Sunday, May 07, 2006

Guest House

Cette vie est un hôpital où chaque malade est possédé du désir de changer de lit. Celui-ci voudrait souffrir en face du poêle, et celui-là croit qu'il guérirait à côté de la fenêtre.

Charles Bauldelaire, "N'Importe Ou Hors Du Monde." *

It was the hospital where she'd been born over half a century ago. High on a hill, it overlooked the crowded streets and abandoned mills of the industrial city to which her grandparents had immigrated half a century before that. The view from the first window had been sublime. Even amidst of the anxious events and vocabularies of medicine -- infarction, catheterization, ejection fraction -- it had caught her eye: the piercing blue of earliest evening, the old clock tower, long brick facades cinctured with light.

She'd wished she had her camera.

The view from the current window was more pedestrian: streets, rooftops, a steepled horizon. Between the first window and this one there had been other windows and other events. She thought of the word hospital -- it meant guest house. A place of transients, of transit. It's where she herself had arrived, early, too small, in the dead of winter. 1952.

Sic transit, she supposed. At least she had her camera this time.

Downstairs in the hospital, between the coffee shop and the elevators, there was a long, bright yellow corridor. It was usually, peculiarly, empty. There were a few cheerful prints on the wall, reproductions of famous works of art, Van Gogh, Diego Rivera, and one, her favorite, that she suspected was by Edwin Hopper.

She stopped to look.

In the painting it is evening. There is light in the sky, the fleeting doomed kind. There is a bright stone facade, a boarding house perhaps; windows, some lit, some dark; a rooftop with long shadows. A streetlamp glows, and, beside it, a stone staircase leads upward toward black, shadowy woods. In one window a woman sits, gazing out. The woman is, she supposed, alone. Alone in the meager hospitality of the transient hotel. The sun has sunk below the horizon. There is pale, remnant light in the sky. Heaven will soon be as black as the earthly woods. Vespers, she thought. A time of day that cries out for prayers. Anything to posit against the terror of nightfall.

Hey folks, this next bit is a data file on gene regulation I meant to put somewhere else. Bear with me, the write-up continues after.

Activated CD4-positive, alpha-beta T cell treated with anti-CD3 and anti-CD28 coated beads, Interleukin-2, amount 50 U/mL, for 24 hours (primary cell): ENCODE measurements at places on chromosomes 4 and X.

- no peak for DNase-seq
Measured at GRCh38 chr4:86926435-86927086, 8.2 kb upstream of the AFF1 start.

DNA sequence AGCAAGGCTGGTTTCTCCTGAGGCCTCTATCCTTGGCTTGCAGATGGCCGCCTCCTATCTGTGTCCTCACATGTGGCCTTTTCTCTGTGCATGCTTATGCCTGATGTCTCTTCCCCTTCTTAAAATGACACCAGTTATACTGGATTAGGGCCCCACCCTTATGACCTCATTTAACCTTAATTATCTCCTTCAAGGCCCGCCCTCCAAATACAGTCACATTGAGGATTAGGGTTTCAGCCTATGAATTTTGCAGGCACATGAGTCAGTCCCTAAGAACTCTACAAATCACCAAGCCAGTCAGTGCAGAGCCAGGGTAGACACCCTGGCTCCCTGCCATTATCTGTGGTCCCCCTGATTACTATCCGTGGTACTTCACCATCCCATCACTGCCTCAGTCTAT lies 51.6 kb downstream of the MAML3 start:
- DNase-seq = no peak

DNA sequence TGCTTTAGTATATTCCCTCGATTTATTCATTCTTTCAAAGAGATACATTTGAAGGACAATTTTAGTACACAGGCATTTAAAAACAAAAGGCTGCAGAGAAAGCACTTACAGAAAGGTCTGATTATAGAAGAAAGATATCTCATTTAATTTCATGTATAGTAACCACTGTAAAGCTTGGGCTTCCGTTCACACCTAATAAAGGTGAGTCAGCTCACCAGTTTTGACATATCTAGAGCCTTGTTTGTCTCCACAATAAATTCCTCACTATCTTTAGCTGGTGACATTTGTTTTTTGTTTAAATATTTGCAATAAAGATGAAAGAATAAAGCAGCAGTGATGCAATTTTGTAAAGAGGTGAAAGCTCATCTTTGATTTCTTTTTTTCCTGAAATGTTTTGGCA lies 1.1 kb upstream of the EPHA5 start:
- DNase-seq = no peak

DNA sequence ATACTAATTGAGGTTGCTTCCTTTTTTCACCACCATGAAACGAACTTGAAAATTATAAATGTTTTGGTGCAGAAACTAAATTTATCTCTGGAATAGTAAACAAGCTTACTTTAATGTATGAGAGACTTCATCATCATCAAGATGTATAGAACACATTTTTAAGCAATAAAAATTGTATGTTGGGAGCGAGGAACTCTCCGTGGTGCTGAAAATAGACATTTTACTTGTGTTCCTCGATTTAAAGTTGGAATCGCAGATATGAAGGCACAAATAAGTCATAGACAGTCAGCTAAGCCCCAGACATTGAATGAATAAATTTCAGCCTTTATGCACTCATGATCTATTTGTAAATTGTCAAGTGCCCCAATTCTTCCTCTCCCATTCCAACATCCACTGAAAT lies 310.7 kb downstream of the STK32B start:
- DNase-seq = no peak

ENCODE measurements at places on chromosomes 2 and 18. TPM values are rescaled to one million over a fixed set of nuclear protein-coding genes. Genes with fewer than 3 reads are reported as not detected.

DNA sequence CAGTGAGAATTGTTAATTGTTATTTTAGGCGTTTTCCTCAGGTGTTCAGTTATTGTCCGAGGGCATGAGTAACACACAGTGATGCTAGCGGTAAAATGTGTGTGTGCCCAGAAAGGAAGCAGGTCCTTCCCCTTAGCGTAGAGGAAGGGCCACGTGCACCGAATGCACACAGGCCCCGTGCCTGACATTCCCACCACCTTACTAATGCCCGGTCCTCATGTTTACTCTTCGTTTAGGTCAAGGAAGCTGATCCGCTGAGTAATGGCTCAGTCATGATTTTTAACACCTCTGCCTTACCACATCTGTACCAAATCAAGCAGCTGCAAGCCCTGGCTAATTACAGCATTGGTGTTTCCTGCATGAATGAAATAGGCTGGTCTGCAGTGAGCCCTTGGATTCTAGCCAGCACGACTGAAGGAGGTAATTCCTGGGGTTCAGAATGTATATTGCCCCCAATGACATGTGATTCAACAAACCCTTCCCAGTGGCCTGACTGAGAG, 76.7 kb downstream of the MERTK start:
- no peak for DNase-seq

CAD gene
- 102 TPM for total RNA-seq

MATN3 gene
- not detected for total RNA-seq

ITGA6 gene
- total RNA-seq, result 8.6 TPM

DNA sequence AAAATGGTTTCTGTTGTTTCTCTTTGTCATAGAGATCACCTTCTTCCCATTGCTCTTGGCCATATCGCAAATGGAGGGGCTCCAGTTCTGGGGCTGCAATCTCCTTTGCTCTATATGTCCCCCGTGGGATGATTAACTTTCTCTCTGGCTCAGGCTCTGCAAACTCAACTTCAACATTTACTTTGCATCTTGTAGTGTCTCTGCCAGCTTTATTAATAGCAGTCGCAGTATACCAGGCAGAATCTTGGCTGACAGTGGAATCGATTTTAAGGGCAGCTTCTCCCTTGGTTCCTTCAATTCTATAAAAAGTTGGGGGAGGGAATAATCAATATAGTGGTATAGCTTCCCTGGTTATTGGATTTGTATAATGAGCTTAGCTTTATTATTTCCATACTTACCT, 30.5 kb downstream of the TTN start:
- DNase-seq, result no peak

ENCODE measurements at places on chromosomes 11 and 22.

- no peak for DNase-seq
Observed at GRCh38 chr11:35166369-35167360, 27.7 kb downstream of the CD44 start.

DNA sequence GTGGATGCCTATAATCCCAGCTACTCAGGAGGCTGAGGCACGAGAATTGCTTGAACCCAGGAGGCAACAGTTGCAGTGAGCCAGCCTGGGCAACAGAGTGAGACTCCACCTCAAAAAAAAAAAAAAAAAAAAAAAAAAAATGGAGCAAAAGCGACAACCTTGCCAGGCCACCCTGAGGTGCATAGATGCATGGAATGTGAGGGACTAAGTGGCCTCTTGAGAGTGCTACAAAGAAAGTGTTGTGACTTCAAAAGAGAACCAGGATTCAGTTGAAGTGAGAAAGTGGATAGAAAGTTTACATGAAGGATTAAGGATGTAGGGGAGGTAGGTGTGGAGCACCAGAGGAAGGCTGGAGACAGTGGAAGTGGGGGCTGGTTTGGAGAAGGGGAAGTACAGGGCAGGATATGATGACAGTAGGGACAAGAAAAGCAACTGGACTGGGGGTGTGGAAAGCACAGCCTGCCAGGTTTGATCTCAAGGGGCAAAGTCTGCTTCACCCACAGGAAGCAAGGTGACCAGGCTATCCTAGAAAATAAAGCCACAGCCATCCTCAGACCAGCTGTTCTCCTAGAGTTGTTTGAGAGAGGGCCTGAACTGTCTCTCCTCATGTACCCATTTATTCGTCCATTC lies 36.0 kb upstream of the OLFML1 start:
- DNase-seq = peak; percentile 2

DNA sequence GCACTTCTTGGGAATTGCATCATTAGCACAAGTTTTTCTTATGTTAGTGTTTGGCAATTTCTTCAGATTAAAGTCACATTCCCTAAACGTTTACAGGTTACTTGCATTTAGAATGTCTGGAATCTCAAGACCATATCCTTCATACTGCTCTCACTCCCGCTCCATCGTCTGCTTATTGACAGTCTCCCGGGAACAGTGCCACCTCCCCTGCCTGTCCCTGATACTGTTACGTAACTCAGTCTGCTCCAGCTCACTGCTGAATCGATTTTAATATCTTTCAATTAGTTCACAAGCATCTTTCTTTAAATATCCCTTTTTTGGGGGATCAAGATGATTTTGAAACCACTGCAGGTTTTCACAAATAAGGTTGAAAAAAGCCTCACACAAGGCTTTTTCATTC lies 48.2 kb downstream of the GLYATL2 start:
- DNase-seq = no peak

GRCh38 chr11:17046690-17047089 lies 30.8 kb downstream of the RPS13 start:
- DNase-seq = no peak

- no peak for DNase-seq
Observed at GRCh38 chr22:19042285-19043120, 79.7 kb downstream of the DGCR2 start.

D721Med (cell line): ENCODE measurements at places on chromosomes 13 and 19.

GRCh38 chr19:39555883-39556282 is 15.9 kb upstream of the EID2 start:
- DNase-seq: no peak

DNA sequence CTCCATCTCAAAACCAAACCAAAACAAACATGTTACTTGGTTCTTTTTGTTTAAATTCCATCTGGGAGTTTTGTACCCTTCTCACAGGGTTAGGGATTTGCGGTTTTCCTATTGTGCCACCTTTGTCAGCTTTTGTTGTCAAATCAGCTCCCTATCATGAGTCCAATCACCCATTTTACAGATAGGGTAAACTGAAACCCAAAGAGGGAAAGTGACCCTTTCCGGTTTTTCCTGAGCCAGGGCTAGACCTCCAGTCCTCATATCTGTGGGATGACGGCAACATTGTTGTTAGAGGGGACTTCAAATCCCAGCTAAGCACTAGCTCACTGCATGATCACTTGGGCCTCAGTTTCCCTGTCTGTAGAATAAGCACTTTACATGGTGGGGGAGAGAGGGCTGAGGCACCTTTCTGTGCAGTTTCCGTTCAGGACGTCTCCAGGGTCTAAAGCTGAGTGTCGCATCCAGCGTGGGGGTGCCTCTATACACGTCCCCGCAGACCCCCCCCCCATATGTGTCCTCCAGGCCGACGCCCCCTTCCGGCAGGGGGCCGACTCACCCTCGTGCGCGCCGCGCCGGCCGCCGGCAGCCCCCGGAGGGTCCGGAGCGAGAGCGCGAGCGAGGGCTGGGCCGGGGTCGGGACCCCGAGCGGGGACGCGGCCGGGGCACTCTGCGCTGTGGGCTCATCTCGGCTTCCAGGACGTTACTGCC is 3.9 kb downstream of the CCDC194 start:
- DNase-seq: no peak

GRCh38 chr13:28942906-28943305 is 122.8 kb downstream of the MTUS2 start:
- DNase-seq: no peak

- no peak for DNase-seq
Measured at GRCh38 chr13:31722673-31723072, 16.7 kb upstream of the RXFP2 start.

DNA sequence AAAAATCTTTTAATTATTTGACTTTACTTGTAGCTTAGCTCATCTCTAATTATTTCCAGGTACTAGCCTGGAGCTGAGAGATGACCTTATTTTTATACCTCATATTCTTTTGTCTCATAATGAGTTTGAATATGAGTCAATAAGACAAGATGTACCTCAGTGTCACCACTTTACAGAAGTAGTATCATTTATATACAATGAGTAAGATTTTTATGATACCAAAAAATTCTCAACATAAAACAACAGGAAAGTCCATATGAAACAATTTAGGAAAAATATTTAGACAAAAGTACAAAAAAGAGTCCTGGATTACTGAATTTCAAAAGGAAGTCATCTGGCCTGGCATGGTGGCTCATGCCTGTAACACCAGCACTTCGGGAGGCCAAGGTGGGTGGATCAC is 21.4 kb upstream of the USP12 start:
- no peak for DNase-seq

O phos hilaron.

She hadn't slept through the night until she was three. As a child, she couldn't fall asleep unless her mother were awake, keeping vigil in the living room, sitting in the big chair beneath the lamp, reading, eating oranges. She'd slept with a nightlight until she was fifteen. The light in the yellow corridor hurt her eyes.

She took a sip of her coffee and headed toward the elevator. She'd sit vigil for awhile longer, beside the bed of the woman who'd been here with her for her arrival half a century before. Things were, overall, improving. The vocabularies were moderating: convalescence, physical therapy, rehab. New windows were forthcoming, and then, soon enough, the windows of home.

As she gazed out at the darkening afternoon, a song began to run through her head, a setting of a psalm by Orlando Gibbons. As a young woman, she'd played Alfred Dellar's recording of the beautiful hymn over and over until it seemed to become part of her own tissue. Even now she could hear the poignant, imploring inflections, the half sob in sojourner before the melody thins and settles.

... for I am a stranger with thee
and a sojourner, as all my fathers were.
O spare me a little that I may recover my strength
before I go hence and be no more seen.

It was a perfect lullaby.

*This life is a hospital in which each patient desires to change beds. This one wants to suffer before the fire. That one wants to heal beside the window. C. Baudelaire, "Anywhere Out Of The World."

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